January 4, 2011 by Ilene H. Lang
The fierce blizzard that slammed the Northeast U.S. in the last days of 2010 reminded me of the importance of a few things: hot chocolate with marshmallows, a pair of thick waterproof boots, and a strong work-at-home business culture.
Catalyst’s offices were closed for the holidays when the storm hit, but if the blizzard had struck during normal business hours we would have been prepared. Equipped with webcams, headphones, and the latest virtual meeting software, Catalyst employees can connect with one another regardless of location. Bad weather no longer means work has to stop.
And this is a good thing!
Economies lose money when harsh weather strikes. Meetings are cancelled, opportunities are missed, and clients and customers aren’t served. Last month, the Centre for Economics and Business Research estimated that the UK lost £1 billion a day amid record snowstorms, while in 2009 AOL Daily Finance estimated that snowfall can cost America a staggering $48.8 billion per day in lost sales and productivity.
Losses could be minimized for businesses that value and prioritize agility over face-time. In my last blog post about working from home, I discussed just how crippling a rigid office-based organization can be. In the comments section, one reader asked, “What do you recommend for staying in touch and in tune with your colleagues from afar?” I noted the importance of communicating your availability to your team, how I play close attention to time zones and personal schedules when organizing virtual meetings, and why I appoint an “IM buddy” to take questions and comments via instant messaging during meetings.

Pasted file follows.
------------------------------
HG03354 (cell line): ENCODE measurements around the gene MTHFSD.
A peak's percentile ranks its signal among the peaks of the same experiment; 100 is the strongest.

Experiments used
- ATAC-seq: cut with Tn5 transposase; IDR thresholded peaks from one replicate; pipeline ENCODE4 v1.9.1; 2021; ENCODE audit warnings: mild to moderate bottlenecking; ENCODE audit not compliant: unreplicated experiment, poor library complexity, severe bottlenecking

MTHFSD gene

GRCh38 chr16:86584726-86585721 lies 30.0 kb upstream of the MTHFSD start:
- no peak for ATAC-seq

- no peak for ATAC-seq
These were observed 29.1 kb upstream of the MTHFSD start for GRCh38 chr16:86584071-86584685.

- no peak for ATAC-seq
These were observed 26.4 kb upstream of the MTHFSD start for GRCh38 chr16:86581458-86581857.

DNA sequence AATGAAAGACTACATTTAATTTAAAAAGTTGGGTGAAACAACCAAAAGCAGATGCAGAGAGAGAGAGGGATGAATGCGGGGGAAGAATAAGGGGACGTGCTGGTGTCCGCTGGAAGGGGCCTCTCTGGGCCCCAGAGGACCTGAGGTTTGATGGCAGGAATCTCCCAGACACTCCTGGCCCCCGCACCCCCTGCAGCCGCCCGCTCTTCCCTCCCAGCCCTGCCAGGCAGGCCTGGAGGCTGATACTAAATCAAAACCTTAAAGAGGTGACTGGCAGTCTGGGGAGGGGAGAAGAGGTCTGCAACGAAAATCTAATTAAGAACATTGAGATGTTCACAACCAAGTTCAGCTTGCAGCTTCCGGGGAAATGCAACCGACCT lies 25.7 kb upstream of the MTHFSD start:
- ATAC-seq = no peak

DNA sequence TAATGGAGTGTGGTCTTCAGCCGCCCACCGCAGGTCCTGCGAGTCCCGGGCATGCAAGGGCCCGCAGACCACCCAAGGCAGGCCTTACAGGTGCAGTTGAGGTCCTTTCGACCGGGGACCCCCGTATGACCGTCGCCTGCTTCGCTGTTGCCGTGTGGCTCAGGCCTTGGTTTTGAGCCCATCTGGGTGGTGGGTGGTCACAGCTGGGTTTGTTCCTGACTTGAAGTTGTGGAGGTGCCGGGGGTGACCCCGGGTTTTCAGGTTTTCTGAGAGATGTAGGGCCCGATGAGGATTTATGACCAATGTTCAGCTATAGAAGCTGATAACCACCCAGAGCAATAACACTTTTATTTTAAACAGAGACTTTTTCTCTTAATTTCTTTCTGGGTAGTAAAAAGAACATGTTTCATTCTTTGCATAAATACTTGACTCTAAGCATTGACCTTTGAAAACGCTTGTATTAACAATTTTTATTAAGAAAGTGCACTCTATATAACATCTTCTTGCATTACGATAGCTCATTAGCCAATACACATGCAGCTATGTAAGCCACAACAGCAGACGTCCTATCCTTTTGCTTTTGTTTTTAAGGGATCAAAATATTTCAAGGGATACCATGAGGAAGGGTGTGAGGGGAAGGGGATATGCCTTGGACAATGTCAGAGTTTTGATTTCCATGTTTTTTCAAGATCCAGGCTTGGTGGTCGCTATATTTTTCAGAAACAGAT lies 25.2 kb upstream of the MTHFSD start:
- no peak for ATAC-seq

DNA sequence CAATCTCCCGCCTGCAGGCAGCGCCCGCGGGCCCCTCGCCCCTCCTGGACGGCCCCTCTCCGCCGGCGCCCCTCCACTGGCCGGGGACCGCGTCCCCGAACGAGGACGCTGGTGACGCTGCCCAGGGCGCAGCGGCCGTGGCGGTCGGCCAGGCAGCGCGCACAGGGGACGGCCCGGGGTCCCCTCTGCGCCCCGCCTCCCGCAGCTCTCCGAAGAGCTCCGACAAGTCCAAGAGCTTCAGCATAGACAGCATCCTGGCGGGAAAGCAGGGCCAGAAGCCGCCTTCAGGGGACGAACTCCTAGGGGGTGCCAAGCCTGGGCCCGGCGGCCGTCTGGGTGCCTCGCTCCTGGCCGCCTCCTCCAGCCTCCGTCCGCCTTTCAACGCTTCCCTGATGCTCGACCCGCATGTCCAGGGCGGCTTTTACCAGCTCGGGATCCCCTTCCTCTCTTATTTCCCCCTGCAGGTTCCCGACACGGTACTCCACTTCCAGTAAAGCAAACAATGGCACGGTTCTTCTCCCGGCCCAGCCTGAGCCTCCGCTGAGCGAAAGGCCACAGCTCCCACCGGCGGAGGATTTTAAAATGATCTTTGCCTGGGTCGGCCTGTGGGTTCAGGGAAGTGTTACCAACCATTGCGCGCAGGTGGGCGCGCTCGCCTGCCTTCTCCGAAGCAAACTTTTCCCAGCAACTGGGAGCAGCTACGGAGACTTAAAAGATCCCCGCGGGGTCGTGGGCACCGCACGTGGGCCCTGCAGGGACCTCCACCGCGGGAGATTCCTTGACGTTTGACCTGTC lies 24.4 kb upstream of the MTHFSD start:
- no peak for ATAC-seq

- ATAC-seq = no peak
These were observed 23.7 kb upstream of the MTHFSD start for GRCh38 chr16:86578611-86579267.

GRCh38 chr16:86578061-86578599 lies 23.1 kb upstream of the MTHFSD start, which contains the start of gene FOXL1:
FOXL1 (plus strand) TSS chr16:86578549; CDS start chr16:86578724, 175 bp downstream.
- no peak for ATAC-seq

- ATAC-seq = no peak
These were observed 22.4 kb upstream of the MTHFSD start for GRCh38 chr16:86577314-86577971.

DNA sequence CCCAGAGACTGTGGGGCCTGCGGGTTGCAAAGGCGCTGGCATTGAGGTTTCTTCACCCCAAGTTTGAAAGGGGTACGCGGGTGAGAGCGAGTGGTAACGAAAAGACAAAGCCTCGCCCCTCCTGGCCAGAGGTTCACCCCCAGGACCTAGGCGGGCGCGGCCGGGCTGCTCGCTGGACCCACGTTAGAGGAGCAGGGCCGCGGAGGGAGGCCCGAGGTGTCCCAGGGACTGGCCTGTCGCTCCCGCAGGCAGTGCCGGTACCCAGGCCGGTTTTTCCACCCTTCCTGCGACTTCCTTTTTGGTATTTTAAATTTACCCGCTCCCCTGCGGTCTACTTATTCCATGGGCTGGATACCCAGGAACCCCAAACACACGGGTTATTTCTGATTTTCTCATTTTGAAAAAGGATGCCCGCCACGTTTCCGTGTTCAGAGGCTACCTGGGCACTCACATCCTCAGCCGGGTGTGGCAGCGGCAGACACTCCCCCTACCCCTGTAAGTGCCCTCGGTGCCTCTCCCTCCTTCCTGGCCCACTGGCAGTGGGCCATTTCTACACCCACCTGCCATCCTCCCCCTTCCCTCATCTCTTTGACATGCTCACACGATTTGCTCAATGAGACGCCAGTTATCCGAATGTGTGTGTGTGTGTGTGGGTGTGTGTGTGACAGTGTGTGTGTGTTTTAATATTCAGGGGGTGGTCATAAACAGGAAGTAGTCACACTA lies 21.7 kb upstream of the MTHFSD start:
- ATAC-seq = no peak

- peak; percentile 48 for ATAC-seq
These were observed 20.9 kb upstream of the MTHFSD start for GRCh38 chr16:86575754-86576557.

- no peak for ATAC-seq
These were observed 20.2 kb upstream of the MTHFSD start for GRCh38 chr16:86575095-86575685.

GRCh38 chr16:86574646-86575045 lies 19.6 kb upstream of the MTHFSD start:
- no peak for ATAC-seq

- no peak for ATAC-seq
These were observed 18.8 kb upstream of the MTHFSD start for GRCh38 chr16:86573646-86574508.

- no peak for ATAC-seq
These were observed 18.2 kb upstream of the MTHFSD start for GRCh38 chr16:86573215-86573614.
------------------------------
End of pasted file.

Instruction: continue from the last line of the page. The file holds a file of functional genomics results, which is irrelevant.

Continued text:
As the snowflakes fell last week, I thought about some additional tips. Here are three more that can help ensure a W@H culture is cohesive and productive—even during the harshest storms:
- Collaboration is essential. Employees working remotely and in-office should use web-based collaboration tools to ensure that team members work in harmony. Among other features, these tools enable users to share ideas and chart progress in real time.
- Stop and review. Review new work-at-home arrangements frequently. Does all the necessary software and hardware work properly? Is the virtual environment conducive to getting the specific job done? Frequent review ensures that team members are optimized for success.
- Virtual hang-outs. Schedule “water cooler chats” with colleagues that you connect with virtually. How are you? How are the kids? Sharing non-work interests and activities builds cohesion that can go a long way in keeping your virtual team engaged.
Do you have any suggestions on cultivating a strong W@H culture? Let me know in the comments below.